Dom: First, thank you. You’re very kind.

Poetry as prayer — as confession — as liturgical orientation. Here I am, and here you are. This is me with a blank canvas — Christ, abide with me.

Think of the poems as emotional coordinates. Along with that, consider the strange truth — sometimes disappointing, sometimes jubilant — that when I’m honest, where I think I am isn’t where my heart tells me I’m located.

Poems allow me to explore my spirit, and I’m not always thrilled with what I find. However, the more I write, the more peace I experience about myself and how I relate to God. I can make peace with the occasional foul language and the repeated use of the word ‘ache’ because that’s where the Maker has me.

So as I am fearfully and wonderfully made, so I make. Again, it’s communion. It’s belief in a song you’ve never sung, but whose words you’ve known from the moment of birth.

This is my story, this is my song.

This form of communion isn’t for everyone, and that’s okay. If anything that’s more confirmation that I need to keep doing it. Poetry pulls me close to God and into his appalling strangeness. Poetry is my whistling in the dark, my undignified dance and my sackcloth and ash.

Wendell Berry said it better than I ever could: “It all turns on affection.” The more I write, the more I believe in affection. Even when I want to rage, even when I want to lash out and strike at the world, poetry and communion with God crooks me down to affection, to its slow, peculiar and sonorous work.

Still, I hope. Still, I believe.


I can relate first-hand (without even having met you) that you lead a life of generosity and compassion for others. What is it that you want to pass along to others through your life, and what gives you this fire?

Dom: A hammer can build a home or crack a skull. It’s all in how you use it. I can use whatever funds I have to shore up my walls and my domain and my barricades, or I can open myself, make available time and resource, and invite others into relationship.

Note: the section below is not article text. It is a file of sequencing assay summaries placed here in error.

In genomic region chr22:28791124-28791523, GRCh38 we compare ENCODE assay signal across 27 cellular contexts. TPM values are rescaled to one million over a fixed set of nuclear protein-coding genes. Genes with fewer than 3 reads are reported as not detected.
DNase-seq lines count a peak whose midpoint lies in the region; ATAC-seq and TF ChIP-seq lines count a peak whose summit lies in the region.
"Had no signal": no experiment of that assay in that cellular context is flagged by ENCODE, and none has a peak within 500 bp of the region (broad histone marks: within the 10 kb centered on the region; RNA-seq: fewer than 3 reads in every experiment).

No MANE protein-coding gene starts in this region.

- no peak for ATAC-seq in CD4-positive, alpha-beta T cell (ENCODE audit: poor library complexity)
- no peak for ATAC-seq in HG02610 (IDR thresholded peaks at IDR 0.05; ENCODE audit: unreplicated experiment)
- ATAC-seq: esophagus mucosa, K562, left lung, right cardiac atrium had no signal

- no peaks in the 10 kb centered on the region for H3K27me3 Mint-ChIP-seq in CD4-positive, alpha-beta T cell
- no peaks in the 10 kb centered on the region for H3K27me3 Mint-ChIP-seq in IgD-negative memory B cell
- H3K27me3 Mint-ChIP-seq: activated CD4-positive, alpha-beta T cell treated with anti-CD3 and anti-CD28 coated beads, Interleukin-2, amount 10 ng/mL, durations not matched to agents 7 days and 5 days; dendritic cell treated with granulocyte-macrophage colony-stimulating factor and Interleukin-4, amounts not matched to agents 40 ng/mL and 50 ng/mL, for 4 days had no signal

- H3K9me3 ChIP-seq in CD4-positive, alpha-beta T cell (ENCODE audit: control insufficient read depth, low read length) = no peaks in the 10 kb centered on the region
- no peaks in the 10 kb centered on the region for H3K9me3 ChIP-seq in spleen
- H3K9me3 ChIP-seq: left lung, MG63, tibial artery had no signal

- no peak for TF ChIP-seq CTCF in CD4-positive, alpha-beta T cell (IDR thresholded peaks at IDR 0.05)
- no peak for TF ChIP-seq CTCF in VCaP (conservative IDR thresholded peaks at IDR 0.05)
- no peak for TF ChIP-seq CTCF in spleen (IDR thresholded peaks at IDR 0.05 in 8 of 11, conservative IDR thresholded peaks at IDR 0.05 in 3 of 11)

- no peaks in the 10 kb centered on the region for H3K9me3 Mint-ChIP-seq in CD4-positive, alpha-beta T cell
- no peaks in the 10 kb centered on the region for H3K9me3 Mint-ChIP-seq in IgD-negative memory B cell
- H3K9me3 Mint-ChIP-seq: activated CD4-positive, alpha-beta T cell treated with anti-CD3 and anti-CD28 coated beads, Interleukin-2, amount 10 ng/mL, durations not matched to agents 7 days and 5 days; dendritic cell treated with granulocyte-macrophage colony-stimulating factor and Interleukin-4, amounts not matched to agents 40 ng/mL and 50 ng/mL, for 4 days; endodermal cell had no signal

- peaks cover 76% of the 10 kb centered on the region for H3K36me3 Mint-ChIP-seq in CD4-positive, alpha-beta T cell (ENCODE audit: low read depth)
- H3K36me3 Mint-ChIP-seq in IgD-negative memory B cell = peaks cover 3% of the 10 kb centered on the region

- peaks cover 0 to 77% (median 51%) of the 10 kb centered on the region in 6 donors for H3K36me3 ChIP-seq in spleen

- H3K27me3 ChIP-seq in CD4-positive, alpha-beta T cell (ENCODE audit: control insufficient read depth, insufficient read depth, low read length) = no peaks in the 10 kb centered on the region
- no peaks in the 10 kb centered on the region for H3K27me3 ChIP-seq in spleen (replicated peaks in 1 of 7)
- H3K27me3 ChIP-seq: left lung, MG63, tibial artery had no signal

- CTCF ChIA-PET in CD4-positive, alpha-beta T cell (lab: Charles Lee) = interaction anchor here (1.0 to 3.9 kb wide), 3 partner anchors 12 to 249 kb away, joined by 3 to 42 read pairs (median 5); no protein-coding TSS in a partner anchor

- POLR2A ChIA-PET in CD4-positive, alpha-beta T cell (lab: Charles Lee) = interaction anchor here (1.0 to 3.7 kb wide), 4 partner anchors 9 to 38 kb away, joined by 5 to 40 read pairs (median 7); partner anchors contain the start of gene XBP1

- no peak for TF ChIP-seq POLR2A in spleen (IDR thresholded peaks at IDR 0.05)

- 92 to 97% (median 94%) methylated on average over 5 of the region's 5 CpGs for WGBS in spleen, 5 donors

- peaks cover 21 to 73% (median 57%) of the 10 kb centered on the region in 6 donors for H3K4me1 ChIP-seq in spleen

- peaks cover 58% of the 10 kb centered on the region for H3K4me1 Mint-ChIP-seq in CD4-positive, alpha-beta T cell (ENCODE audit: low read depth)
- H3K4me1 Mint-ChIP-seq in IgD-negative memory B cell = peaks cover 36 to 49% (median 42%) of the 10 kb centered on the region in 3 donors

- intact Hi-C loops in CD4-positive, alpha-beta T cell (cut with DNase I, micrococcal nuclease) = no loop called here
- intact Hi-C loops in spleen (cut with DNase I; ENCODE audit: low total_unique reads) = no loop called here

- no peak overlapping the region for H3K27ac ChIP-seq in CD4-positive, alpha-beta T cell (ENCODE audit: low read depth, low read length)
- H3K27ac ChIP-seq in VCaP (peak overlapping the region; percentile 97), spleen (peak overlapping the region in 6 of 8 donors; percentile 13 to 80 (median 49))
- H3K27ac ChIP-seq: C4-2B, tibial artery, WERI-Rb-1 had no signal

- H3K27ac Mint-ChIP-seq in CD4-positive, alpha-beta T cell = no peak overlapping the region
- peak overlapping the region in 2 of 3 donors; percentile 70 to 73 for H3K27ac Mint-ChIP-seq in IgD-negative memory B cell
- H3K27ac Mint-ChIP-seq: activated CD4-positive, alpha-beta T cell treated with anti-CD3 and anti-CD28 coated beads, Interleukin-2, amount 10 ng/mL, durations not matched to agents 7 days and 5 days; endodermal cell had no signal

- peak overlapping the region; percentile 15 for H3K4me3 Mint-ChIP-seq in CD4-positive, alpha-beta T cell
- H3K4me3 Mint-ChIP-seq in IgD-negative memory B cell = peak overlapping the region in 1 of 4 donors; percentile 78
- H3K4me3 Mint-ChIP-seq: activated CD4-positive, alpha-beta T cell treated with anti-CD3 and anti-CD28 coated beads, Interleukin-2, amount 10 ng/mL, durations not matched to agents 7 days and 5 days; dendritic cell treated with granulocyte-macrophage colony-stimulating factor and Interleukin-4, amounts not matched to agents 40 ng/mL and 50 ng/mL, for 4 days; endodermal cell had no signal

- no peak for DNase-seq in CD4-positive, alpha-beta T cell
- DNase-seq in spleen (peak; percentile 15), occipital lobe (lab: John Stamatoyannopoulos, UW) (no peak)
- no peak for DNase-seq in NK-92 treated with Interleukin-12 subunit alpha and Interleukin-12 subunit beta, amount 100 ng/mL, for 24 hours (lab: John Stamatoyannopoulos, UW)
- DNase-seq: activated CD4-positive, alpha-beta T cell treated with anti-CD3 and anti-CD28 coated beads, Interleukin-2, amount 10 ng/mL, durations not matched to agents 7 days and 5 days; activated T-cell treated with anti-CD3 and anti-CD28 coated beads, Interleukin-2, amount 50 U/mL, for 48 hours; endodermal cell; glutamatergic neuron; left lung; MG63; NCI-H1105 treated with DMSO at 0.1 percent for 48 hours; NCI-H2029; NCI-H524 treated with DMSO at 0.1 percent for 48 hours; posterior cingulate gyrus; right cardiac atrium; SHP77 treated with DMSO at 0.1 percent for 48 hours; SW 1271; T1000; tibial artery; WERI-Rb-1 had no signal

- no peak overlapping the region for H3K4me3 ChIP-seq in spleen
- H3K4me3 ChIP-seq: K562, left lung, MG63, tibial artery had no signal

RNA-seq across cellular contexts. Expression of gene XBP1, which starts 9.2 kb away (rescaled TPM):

I’ve experienced moments of molten grace in my life — kindness so emboldening that it makes me want to fly, and kindness so rich and laden it presses my face into the wet dirt.

Grace, Good Grace — that which pulls me up to Heaven, and draws me down to Earth.

I’m thinking back to times where there’ve been samaritans in my life — back in key moments when my heart was breaking — on account of betrayal, on account of loss, on account of confusion — and someone was there to listen, to lift up, to sit in the brokenness.

I can remember my heart melting like ice cream in the middle of August. I can remember feeling like I was going to weep until I was dehydrated. I can remember feeling like I was going to spontaneously combust.

And in those moments, Christ saw fit that I would not be alone.

Generosity — Affection — Tenderness — Abiding — L-O-V-E —

It’s the miracle of God in which we’re allowed to ride side-saddle. It’s living proof of Now and Not Yet.

I was thinking about “thank you” recently — those words, “thank you.” — Saying “thank you” always seems incomplete, but when I try to say ‘thank you’ again, the words feel even smaller, and the more I try to say ‘thank you’, the less it adds up to.

Sin is new every morning, and Grace is new every morning. I can’t say “thank you” all at once, so I shouldn’t keep trying. Instead, profess grace and gratitude; sown one day at a time, one breath at a time.

In the name of the Father,
thank you
In the name of the Son,
thank you
In the name of the Holy Spirit,
thank you


Dom's instructions to request "Smoke By Day, Fire by Night", the free book of poetry:
-Follow me on Instagram (@dominiclaing)
-DM me w/ address and number of books
-Wait :)

Dom's blog and website: